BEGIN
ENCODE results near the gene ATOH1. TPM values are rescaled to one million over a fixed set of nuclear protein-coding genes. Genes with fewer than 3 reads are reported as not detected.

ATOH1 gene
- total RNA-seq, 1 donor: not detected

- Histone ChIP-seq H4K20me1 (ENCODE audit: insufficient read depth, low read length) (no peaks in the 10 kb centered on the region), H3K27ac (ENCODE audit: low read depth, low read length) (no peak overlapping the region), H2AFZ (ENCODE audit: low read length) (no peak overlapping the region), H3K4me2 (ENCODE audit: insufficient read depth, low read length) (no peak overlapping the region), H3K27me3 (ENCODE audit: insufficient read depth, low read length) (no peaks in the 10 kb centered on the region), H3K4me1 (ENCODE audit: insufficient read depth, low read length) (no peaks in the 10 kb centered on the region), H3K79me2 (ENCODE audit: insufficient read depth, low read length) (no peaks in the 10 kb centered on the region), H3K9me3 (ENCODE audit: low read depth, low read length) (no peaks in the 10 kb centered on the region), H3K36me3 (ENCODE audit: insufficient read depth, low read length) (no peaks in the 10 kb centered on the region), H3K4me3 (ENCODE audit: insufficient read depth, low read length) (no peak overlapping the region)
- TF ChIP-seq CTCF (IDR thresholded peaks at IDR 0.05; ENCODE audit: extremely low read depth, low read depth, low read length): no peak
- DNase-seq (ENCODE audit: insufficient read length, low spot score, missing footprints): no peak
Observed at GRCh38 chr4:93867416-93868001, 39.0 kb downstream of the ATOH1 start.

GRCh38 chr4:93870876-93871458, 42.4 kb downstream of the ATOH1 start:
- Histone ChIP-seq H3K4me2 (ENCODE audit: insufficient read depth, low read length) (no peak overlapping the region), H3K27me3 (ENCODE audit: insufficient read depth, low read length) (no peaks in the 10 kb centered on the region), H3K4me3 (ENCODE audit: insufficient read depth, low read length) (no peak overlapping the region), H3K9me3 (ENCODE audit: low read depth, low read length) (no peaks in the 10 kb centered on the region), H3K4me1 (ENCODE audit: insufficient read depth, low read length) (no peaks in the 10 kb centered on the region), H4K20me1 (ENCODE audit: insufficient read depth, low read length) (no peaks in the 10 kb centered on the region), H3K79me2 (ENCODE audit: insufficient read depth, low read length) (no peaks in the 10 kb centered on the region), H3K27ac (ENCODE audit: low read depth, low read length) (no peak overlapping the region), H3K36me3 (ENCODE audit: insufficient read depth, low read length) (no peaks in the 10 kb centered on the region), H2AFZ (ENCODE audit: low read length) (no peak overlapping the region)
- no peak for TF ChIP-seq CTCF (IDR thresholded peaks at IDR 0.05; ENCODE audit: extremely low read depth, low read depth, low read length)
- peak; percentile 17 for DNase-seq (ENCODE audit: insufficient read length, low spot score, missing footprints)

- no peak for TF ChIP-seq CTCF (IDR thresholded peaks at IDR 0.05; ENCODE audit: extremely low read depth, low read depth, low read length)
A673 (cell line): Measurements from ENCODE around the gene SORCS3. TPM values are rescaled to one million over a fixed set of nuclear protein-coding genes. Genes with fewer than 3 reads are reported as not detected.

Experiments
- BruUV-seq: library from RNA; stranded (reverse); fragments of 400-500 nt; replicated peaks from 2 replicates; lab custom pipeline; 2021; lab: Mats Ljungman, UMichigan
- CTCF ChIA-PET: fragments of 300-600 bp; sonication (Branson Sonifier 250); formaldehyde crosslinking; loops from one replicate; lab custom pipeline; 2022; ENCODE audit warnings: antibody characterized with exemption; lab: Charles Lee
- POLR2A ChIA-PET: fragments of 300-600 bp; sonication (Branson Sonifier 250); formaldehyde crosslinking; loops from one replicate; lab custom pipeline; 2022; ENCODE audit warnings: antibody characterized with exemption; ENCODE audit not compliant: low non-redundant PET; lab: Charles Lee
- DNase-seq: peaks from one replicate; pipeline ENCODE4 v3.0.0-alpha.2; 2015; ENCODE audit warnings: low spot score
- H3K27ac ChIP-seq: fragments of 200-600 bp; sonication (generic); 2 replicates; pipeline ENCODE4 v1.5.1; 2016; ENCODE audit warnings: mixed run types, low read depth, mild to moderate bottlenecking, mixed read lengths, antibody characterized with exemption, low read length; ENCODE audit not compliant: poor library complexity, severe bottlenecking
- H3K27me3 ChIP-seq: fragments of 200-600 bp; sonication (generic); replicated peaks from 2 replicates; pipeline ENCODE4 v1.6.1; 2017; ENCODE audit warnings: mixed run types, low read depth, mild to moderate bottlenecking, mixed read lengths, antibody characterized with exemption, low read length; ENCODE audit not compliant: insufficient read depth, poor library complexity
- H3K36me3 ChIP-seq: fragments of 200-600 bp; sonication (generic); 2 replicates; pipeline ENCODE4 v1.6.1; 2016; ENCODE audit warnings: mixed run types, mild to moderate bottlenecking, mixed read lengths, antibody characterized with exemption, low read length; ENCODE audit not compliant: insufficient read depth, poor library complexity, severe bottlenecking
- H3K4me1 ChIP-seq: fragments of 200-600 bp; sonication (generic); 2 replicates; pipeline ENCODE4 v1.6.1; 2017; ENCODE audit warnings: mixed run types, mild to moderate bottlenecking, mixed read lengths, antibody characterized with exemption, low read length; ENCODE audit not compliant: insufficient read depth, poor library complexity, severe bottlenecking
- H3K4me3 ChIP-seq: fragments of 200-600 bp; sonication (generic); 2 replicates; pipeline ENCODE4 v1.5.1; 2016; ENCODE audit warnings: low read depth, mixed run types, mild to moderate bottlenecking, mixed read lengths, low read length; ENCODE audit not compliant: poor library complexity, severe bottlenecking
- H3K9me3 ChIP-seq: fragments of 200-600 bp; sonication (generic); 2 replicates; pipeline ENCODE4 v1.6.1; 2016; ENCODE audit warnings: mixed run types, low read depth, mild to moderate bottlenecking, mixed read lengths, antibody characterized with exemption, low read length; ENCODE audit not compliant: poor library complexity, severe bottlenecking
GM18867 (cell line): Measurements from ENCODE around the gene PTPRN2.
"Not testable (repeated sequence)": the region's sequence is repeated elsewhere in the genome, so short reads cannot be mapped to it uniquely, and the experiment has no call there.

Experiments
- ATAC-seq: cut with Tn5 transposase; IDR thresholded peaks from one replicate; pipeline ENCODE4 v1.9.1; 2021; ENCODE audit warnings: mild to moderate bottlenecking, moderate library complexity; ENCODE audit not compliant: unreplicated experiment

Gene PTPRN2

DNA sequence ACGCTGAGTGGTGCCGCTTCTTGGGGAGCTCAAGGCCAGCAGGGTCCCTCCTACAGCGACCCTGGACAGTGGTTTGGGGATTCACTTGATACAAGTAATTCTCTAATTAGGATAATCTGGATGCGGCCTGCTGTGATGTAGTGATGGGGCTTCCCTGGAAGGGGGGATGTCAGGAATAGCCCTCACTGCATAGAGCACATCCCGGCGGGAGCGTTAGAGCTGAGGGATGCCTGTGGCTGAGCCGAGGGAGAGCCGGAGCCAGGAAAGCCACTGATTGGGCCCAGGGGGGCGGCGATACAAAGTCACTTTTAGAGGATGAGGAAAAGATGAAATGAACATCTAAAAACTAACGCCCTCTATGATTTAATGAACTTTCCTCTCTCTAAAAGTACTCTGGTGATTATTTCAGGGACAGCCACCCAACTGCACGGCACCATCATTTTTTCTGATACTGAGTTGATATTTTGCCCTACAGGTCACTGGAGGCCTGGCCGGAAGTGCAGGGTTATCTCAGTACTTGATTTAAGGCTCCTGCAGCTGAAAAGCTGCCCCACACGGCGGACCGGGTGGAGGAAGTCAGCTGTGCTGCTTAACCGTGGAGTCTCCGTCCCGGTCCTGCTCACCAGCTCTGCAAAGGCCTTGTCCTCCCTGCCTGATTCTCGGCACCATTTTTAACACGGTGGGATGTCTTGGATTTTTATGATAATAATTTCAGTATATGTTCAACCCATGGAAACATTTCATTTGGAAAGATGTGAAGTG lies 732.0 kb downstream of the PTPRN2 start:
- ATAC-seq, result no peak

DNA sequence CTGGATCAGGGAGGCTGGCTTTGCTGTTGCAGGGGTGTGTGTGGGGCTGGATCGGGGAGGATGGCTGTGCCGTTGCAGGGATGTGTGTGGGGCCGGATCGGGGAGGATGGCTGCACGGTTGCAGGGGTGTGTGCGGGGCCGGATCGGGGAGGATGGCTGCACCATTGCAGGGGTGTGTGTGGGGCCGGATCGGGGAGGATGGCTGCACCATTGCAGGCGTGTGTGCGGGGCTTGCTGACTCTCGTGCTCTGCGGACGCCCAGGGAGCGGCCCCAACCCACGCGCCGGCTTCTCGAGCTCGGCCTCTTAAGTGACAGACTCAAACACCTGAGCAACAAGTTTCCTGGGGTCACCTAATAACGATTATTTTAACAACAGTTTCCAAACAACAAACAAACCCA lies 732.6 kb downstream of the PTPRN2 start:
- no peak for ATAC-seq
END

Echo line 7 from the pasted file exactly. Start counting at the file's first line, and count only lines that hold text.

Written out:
Observed at GRCh38 chr4:93867416-93868001, 39.0 kb downstream of the ATOH1 start.